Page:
command[4] = '\0';

    Serial.println(command);
    
    if (strcmp(command, "AAAA") == 0) {
      digitalWrite(LED, HIGH);
      Serial.println("LED13 is ON");
    } else if (strcmp(command, "BBBB") == 0) {
      digitalWrite(LED, LOW);
      Serial.println("LED13 is OFF");
    }
  } else {
    Serial.flush();
  }
}

Everything works, except for one little and very important thing:
If I send AAAA, it will print AAAA and do the action. However If I send AAAAA, it will make everything the same way and print only AAAA. But when I send BBBB (for example), it will print ABBB. In my words, It is “saving” a character. And this must not happen since the router will be sending “random” stuff trought serial that must be ignored and must not mess with the commands that I send.

Anyone knows how to solve this? Thanks!

That's because you didn't read in the last A, so it just sat in the buffer until the next command was sent.

Two possible solutions: Add a small delay at the end of your if block and then read and discard the rest of the buffer. For simple applications that aren't very time sensitive, where commands aren't set frequently, this would be the easy option.

Or you can send start and stop bytes. When you receive the start byte, you reset your buffer index to 0. Then, read until you receive a stop byte. This is useful if the length of the message is unknown. You can then just compare the first 4 characters. This would require you to read only one character per iteration of loop(), and is probably to more common method.

Add a small delay at the end of your if block and then read and discard the rest of the buffer.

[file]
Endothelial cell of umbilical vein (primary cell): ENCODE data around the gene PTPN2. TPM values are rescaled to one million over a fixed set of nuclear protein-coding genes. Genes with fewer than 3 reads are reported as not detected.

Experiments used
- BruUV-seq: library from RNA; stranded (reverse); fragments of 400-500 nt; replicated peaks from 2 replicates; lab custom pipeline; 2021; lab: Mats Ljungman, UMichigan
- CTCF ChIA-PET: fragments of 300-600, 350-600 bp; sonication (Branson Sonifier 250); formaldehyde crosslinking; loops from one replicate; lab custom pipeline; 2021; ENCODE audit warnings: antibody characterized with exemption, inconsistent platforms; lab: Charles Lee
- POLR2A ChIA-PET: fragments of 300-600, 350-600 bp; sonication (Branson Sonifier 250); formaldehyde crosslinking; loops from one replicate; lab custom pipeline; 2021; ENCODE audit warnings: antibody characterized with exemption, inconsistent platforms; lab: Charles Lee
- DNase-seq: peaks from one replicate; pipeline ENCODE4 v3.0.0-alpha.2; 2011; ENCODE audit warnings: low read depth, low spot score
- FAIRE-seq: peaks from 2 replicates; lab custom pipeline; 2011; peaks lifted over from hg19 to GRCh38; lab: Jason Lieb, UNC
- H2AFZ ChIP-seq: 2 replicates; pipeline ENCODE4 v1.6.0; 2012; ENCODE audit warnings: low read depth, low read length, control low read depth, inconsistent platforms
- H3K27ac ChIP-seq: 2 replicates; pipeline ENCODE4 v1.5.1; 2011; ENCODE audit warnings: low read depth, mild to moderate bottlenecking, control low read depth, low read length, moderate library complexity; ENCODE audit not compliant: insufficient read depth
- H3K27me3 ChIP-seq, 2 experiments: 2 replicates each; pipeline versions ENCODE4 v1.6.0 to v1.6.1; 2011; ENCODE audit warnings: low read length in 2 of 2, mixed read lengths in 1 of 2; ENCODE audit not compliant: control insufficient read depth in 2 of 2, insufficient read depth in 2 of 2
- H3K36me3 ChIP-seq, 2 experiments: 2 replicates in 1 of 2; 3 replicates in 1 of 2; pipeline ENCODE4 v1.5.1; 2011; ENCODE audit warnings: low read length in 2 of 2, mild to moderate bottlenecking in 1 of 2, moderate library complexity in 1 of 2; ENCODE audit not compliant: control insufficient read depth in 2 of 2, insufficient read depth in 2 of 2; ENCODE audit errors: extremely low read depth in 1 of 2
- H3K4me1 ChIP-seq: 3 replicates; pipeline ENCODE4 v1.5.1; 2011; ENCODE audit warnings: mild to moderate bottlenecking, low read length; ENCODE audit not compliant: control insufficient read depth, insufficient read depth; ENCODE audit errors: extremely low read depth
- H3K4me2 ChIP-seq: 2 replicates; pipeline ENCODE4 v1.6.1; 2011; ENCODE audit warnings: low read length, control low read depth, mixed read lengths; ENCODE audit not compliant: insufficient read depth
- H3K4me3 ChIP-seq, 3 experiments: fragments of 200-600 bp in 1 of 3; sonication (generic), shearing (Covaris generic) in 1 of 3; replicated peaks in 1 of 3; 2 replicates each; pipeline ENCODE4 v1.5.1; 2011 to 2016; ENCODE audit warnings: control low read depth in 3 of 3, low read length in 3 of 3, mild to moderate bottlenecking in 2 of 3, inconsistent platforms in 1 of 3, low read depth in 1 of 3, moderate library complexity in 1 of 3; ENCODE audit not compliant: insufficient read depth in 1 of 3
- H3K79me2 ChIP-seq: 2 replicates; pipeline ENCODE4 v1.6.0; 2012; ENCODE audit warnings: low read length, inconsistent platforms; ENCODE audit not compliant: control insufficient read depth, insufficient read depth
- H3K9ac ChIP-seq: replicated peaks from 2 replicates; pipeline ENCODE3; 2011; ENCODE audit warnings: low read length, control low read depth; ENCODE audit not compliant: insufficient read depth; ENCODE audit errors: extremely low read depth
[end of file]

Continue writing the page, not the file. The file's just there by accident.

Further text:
No, no, no. Please do NOT do this.

First,

 if (Serial.available() == 4) {

is wrong. The == should be >=. Then, if there should be 5 or 8 characters in the buffer, they are not permanently stuck there.

Second, you MUST send start and end of packet markers, so that and are separate packets. Then, you can use code like this:

#define SOP '<'
#define EOP '>'

bool started = false;
bool ended = false;

char inData[80];
byte index;

void setup()
{
   Serial.begin(57600);
   // Other stuff...
}

void loop()
{
  // Read all serial data available, as fast as possible
  while(Serial.available() > 0)
  {
    char inChar = Serial.read();
    if(inChar == SOP)
    {
       index = 0;
       inData[index] = '\0';
       started = true;
       ended = false;
    }
    else if(inChar == EOP)
    {
       ended = true;
       break;
    }
    else
    {
      if(index < 79)
      {
        inData[index] = inChar;
        index++;
        inData[index] = '\0';
      }
    }
  }

  // We are here either because all pending serial
  // data has been read OR because an end of
  // packet marker arrived. Which is it?
  if(started && ended)
  {
    // The end of packet marker arrived. Process the packet

    // Reset for the next packet
    started = false;
    ended = false;
    index = 0;
    inData[index] = '\0';
  }
}

To read the whole packet, and nothing but the packet. Where it says “Parse the packet” is where if if(strcmp()) tests go.

PaulS:

Add a small delay at the end of your if block and then read and discard the rest of the buffer.

No, no, no. Please do NOT do this.

I know the hip thing to do here is oppose any usage of delay, and discarding data, more often than not, is not a good idea, but do you have any other reason for why this would work in simple applications?

but do you have any other reason for why this would work in simple applications?

Delay() is a bandaid that often masks an underlying problem. I'd really prefer to fix the underlying problem than mask it.

Dumping random amounts of unread data is also generally not a smart thing to do. Getting a real handle on the exchange of data is a better idea.

Just my opinion, of course, and no more right, or wrong, than yours.

See? that is why i thought had to do with the lack of handshake/flow control and cts/rts. You end up with things like this to sort and debug. But if you keep it simple should be easy in this case. That tutorial on Nick's site explains several ways of getting around that !! Though in this case is to do with reading the buffer properly, right ?!

Its actually good and im also learning a lot with this case, as i never needed to come down so detailed like this to send data, programming wise...So, deffo a good lesson for me !!!